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Here is my program:

#include <stdio.h>
#include <stdlib.h>

   char *p1, *p2, *p3, *p4;

   p1 = (char*)malloc(10);
   p2 = (char*)malloc(10);
   p3 = (char*)malloc(16);
   p4 = (char*)malloc(32);

   printf("p1 points at: %d\n", p1);
   printf("p2 points at: %d\n", p2);
   printf("p3 points at: %d\n", p3);
   printf("p4 points at: %d\n\n", p4);


This produces the following output on my PC:

p1 points at: 6492080

p2 points at: 6492104

p3 points at: 6492128

p4 points at: 6492152

So, each memory space that malloc allocates starts 24 bytes further, no matter how many bytes are allocated. Why is that? I appreciate your help!

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The compiler should have warned you about, your %d format strings. Pointers are printed using %p. Do you have warnings enabled? Also, don't cast the return from malloc. –  William Morris Oct 20 '12 at 15:53

3 Answers 3

up vote 1 down vote accepted

malloc shall allocate space for an object of size size. Nothing prevents your implementation to add padding bytes for alignment purpose, for instance. Another example: some memory management implementations keep the size of your block before the allocated space.

If you want more details, you should precise your implementation.

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The exact behavior of malloc is determined by your particular implentation (compiler/libc/OS). By printing out the addresses, your program is engaged in undefined behavior.

If you narrowed the scope of your question by telling us what compiler you are using, what OS you are on, what architecture, and what version of libc you are using, then we might be able to give a more specific answer about that implementation and why the number is 24.

My GUESS would be that in your implementation, each malloced region of memory needs to start at an address that is a multiple of 8, and also there are 8 bytes of overhead.

EDIT: If you called malloc again to create p5 after p4, the pattern definitely cannot continue, so your statement of "each memory space that malloc allocates starts 24 bytes further, no matter how many bytes are allocated." is false.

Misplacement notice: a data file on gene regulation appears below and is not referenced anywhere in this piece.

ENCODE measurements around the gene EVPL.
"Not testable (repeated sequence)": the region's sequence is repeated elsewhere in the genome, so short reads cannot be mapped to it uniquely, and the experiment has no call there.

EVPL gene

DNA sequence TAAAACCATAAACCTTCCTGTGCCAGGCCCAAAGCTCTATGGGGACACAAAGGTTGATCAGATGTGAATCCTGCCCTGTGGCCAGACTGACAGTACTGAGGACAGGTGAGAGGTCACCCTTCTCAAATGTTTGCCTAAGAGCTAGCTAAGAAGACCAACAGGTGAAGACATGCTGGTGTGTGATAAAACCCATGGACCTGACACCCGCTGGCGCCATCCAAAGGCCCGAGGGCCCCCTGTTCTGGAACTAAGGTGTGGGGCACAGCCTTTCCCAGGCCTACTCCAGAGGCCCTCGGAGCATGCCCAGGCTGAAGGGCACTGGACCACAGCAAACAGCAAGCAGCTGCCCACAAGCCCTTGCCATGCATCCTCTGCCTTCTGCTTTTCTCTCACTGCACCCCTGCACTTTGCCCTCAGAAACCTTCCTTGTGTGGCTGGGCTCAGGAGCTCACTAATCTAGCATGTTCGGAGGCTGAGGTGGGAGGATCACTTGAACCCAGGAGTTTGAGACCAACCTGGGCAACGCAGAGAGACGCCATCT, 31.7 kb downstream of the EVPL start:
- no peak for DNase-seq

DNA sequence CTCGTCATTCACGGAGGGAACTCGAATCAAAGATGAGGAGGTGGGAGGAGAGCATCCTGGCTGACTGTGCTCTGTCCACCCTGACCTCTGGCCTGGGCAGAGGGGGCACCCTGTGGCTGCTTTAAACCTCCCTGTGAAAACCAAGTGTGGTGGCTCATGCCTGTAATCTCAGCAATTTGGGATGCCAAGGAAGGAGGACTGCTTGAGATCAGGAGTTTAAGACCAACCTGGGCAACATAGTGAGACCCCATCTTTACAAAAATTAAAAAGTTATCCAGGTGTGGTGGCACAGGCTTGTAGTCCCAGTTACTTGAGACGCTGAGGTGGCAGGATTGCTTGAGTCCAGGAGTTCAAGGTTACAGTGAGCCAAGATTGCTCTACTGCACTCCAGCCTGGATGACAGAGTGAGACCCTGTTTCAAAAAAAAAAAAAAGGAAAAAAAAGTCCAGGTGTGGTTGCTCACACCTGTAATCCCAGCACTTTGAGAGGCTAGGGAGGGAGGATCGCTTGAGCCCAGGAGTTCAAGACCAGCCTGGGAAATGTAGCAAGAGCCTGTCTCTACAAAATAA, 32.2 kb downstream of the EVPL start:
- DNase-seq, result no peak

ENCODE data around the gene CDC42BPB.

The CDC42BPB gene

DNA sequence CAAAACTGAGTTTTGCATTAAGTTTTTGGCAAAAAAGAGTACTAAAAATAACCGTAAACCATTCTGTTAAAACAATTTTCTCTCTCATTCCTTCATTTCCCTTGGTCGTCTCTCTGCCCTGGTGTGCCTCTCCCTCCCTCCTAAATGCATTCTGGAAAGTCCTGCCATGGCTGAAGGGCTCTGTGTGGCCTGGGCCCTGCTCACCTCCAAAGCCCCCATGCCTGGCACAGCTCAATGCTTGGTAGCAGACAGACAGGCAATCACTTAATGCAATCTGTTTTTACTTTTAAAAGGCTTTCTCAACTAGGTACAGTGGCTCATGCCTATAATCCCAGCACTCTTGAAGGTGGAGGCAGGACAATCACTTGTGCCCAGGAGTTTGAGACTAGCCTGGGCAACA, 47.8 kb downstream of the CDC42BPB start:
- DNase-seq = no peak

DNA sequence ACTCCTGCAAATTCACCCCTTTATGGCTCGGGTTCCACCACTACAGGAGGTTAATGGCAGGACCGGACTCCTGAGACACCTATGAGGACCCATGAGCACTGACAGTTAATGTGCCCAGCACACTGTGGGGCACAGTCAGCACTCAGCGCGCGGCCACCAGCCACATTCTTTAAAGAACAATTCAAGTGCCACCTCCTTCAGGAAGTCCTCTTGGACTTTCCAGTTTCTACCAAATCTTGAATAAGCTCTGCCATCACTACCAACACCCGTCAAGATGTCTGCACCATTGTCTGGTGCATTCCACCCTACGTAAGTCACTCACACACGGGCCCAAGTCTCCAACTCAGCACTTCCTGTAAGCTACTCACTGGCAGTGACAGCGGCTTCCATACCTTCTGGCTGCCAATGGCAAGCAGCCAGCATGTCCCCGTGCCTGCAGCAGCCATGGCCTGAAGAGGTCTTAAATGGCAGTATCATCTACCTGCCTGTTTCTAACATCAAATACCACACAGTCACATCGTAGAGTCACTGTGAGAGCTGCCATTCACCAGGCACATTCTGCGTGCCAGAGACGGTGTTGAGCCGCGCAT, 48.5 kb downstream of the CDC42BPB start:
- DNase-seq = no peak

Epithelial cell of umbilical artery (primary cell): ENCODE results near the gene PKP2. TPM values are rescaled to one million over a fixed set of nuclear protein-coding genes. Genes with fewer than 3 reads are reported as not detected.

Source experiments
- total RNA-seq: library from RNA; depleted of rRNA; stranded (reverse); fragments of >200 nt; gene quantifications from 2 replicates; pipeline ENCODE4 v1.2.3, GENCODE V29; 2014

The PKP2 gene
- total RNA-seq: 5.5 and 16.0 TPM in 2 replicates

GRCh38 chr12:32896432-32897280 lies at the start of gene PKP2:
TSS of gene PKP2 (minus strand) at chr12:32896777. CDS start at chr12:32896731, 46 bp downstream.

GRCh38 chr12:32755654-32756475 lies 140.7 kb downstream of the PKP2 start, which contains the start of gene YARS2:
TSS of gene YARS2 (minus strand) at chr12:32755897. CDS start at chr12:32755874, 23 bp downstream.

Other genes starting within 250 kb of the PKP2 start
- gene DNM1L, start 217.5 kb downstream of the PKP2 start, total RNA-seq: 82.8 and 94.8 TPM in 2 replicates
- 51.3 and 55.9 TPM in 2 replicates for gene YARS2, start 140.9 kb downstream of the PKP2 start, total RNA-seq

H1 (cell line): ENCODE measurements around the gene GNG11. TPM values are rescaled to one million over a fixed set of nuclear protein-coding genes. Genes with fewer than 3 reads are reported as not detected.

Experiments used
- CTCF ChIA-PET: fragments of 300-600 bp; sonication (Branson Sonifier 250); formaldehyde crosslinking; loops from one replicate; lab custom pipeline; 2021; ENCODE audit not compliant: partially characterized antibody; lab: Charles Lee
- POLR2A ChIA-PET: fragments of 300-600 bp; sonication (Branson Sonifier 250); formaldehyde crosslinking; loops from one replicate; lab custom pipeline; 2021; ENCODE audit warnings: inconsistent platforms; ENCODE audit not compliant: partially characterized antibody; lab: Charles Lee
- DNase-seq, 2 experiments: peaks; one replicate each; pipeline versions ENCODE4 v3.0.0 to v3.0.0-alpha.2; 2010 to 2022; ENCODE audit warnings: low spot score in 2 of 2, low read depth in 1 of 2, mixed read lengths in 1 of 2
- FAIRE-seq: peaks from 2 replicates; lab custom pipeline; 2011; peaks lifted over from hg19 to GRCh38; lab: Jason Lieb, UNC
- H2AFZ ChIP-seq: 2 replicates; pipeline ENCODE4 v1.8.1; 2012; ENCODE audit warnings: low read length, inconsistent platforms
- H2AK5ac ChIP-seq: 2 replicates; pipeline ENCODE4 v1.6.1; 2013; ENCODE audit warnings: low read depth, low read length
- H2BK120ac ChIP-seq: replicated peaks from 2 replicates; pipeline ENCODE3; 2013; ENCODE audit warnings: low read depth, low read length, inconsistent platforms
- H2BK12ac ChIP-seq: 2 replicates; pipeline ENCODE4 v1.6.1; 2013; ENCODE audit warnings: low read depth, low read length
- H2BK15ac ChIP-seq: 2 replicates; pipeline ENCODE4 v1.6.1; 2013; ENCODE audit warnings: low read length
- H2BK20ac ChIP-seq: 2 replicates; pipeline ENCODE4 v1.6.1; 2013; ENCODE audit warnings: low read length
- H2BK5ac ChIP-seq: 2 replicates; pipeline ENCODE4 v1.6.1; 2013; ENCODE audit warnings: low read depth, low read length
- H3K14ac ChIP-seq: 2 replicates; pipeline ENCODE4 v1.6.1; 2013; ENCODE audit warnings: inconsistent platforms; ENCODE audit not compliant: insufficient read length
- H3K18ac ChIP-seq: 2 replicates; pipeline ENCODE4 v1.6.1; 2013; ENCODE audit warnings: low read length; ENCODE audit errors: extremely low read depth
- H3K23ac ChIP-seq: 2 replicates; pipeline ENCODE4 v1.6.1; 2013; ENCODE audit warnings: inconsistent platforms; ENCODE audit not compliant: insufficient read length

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Okay, I'm using Dev-C++ compiler v. on a Windows 7 64 bit operating system. Where can I find the libc version? Finally, I understand my mistake on the question, but you get the point! –  Konstantinos Konstantinidis Oct 22 '12 at 17:21

There is no guarantee that an int and some void* or char* pointer have the same size (on my Debian/Linux/AMD64 system, int-s are 32 bits but pointers are 64 bits). You might want to include <stdint.h> and use intptr_t.

The implementation of malloc may sometimes reserve a few bytes before the allocated zone for housekeeping purposes. And malloc shoud always return an enough aligned pointer (alignment constraints are compiler, runtime, and processor specific). There is absolutely no guarantee that malloc returns an increasing sequence of results in time (especially in real programs, where millions of calls to malloc are mixed with millions of calls to free; you may even have some memory fragmentation in such long running processes).

And I am quite sure that if you add a p5 = malloc(10120); after your p4 you won't see a 24 bytes distance between p5 and p4, since when it is successful malloc guarantee that its result is not an alias of any previous result, so that p5 should have at least a distance of 32 bytes with p4 (which contains a 32 bytes chunk).

Almost always, the standard C library implements malloc above some lower-level primitive, usually some syscall to fetch consecutive virtual memory pages. On Linux, these syscalls are often mmap(2) (perhaps with sbrk(2)) and since Linux systems are mostly free software you could actually study and improve the implementation of malloc e.g. Musl Libc implementation of malloc (the more common GNU libc malloc implementation is perhaps more complex to understand). So you could learn more by switching to Linux.

An implementation of malloc could in theory always fail. In practice, malloc may succeed, but you should always test for the failure case.

Of course, most implementations care about free and re-use recently free-d memory zone (without any syscalls), if possible, in their malloc implementation. How to organize the heap to be able make malloc and free efficient is difficult (and may be still a research subject, if you want it to be very good).

You might want to read the wikipedia page on malloc.

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